I'm really proud of him and he makes a great wall to block line of sight to my wizard and put the hurt on people who come to near.

Speaking of line of sight, I kinda noticed in my first (and only so far) game that ranged weapons are fucking awesome. So awesome in fact that I lost my whole warband and decided to start over from scratch. I also made the decision that I wanted to stop getting shot. To that end, I took the spell Fog, which makes 6" long, 3" high, 1" wide walls of you-can't-see-me that linger on the battlefield. 

Since I needed something to represent these but didn't want to get too fancy or expensive, I made these:

They are simply strips of thin card with a fog pattern printed on them, plus a couple of mini walls to help judge line of sight if there's any question that a model could be seen across them.

Simple, effective and if I find I need more fog I can just cut out more strips. No getting shot in the face for me.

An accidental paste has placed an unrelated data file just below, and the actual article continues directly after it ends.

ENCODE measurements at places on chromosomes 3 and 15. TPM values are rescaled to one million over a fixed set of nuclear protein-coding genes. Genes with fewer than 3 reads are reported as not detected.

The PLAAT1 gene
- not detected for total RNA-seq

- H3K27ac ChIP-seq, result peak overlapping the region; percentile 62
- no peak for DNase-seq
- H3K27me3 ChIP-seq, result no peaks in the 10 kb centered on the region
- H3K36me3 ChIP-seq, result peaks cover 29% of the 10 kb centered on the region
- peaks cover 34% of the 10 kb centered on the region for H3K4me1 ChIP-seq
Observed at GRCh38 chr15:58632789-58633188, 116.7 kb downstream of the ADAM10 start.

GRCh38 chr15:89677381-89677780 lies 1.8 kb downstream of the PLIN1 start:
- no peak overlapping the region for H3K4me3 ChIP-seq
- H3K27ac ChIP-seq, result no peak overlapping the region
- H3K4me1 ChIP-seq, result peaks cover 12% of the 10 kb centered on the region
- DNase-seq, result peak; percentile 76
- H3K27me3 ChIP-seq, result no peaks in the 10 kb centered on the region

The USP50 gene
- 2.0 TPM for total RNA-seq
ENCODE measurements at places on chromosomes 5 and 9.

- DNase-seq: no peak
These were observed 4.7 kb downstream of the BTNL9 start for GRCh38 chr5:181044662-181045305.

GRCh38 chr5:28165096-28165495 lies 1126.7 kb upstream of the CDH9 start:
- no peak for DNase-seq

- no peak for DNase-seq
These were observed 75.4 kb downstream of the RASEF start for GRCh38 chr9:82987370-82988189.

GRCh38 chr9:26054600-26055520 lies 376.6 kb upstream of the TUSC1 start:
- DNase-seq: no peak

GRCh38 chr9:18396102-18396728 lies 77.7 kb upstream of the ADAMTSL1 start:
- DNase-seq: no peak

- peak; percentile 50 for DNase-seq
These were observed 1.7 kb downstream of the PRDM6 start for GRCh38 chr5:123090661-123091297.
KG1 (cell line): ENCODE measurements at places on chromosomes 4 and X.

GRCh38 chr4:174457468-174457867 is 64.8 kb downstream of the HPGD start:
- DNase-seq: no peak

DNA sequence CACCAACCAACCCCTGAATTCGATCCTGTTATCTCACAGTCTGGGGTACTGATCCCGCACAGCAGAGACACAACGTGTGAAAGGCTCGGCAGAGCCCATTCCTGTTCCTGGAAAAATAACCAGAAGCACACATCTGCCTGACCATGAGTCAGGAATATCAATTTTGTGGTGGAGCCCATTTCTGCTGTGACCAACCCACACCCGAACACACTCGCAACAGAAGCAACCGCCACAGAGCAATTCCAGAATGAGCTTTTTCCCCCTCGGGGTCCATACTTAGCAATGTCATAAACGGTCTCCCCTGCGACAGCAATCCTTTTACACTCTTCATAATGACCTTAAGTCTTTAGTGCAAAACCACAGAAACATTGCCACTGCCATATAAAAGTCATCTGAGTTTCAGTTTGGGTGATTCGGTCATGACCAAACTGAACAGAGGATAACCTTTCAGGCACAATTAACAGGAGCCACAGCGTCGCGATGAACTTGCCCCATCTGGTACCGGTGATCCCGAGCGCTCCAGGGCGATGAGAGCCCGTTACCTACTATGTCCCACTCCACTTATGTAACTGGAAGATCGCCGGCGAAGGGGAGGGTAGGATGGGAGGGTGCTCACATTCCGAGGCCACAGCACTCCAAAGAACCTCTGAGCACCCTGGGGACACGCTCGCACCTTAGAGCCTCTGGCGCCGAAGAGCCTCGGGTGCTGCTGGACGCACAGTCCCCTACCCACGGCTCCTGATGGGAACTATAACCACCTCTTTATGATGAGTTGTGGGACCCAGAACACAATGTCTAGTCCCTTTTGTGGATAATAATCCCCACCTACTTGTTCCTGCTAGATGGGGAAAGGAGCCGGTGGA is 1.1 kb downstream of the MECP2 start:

Even though I got thoroughly housed and I have a couple misgivings with the ruleset (but that's a post for another time) I am still excited to get playing in earnest. The warband is small, so I'm hoping to get it done relatively quickly by my standards. 

If not, well at least my golem looks pretty.

Happy gaming!

Sunday, August 9, 2015

Meow! HissssBOOM!

I have been a big fan of The Oatmeal for a while now. His style of humor just seems to mesh with my own in delightful ways. His sense of weird and truth (and weird truthyness) are everything I look for in comedy. And it doesn't hurt that his art is hilariously adorable. He is accurate about dogs, as well as cats and even grammar in a way mere mortals can only dream of being.

I guess you could say I like his work alot.

So when I heard that The Oatmeal was making a GAME on Kickstarter, I was intrigued. When I heard it involved kittens exploding, I pledged immediately. A lot of other people did too. In fact, people threw about 8 MILLION DOLLARS at him for the chance to meet their end via combustible feline.

The Oatmeal and his companions, Elan Lee and Shane Small, also did something that very few Kickstarter projects have achieved (especially one of this size): They delivered on time. They promised to ship in July, they shipped at the end of July and it just so happens that a few days ago I received my pledge. And now I'm here to share that with you.